Lucas has invented a new computer language but at the same time he has been informed about his strange terminal illness during which he has been gradually losing his memory. Shortly after ... See full summary »
Lucas has invented a new computer language but at the same time he has been informed about his strange terminal illness during which he has been gradually losing his memory. Shortly after that he meets Blanche who acts as a medium in a bizarre traveling show. Dying Lucas follows her to the sea resort where they spend together several days and nights. Written by
Yuri German <firstname.lastname@example.org>
Zulawski, Zulawski, Zulawski: my attempt at a review of a French romantic film...
I have only seen one other Zulawski film before this one, POSSESSION, and while I found that film to be better than this one (to be precise: something of a masterpiece, in my opinion), I believe that MES NUITS SONT PLUS BELLES QUE VOS JOURS is essential viewing for anyone who loves French romantic cinema. Though Zulawski himself is Polish, MES NUITS(...) is thoroughly "Francofied", from its almost absurdly poetic title to its frank depiction of violence and sometimes aberrant sexual behavior (not to mention sex in general, of course).
The story concerns Lucas (French singer-actor Jacques Dutronc), a computer genius who has finally hit the jackpot, inventing and selling a new computer language that will revolutionize the field of technology. To be sure, Lucas would ordinarily be thrilled with this, but he has just learned that he is suffering from a rare disease that begins by destroying the memory. With seemingly days left to live, he meets a beautiful, much younger woman in a café: Blanche (Sophie Marceau, then-lover of director Zulawski) is an up-and-coming nightclub performer and model (who seems to have psychic abilities). Though completely different from one another, they have one thing in common: desperation. Lucas's desperation comes from the knowledge of his impending death; Blanche's desperation is more spiritual in nature. Both Blanche and Lucas suffer from memories of tragic childhoods, and both feel alone and unloved even though they should feel on top of the world. The two begin a strange affair that I'd hesitate to call "tender"; there is plenty of passion in this film, but it is all very cold, as I believe was intended. In Zulawski's universe, there is no time for tenderness, and the laws of passion are the only ones worth following. As the film hammers on in an energetic, often funny fashion, it becomes increasingly dark and tragic. By the film's end, we are spending much of our time witnessing a fractured reality from Lucas's point of view. His deterioration is portrayed brilliantly by having Lucas constantly speak, in an attempt to hang on to sense and logic, only to lose all hope as his ability to communicate thought breaks apart, and gibberish flows ceaselessly from his lips. A tragic film, a darkly comic one, but at the last moment, I think an oddly optimistic one.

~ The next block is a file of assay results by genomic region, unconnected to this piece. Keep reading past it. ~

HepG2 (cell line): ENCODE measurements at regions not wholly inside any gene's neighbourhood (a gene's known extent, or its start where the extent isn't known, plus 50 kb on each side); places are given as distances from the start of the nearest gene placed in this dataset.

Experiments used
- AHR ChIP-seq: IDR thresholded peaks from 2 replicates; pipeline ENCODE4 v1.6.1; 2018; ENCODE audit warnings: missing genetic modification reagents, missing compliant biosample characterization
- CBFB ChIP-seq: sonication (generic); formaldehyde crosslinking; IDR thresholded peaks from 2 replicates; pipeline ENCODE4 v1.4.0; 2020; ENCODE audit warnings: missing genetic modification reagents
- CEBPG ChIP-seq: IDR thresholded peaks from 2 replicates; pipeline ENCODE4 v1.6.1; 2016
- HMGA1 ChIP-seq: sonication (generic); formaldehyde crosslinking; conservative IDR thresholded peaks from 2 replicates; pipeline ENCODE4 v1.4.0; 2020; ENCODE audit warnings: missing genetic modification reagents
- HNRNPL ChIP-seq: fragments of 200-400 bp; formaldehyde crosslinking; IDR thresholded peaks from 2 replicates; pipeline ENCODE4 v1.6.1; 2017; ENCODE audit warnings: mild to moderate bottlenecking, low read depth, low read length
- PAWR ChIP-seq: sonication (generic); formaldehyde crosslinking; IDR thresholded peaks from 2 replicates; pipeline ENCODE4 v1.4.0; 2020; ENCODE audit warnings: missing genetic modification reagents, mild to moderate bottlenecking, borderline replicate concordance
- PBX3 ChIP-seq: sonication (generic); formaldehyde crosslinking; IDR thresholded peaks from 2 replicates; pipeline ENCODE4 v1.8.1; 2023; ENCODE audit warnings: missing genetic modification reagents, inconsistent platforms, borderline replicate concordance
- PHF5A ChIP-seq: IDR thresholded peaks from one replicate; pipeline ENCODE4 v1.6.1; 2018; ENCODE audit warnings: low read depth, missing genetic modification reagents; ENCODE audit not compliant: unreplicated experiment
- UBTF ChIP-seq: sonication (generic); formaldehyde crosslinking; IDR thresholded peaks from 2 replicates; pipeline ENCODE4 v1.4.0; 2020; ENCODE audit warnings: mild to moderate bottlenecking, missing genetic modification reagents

It's really too bad that so many people have never heard of Zulawski. After seeing only two of his films, I'm convinced that he's a unique and engaging filmmaker who deserves far more respect. Perhaps the future will see a discovery of his work. Quickly, before Zulawski retires...!
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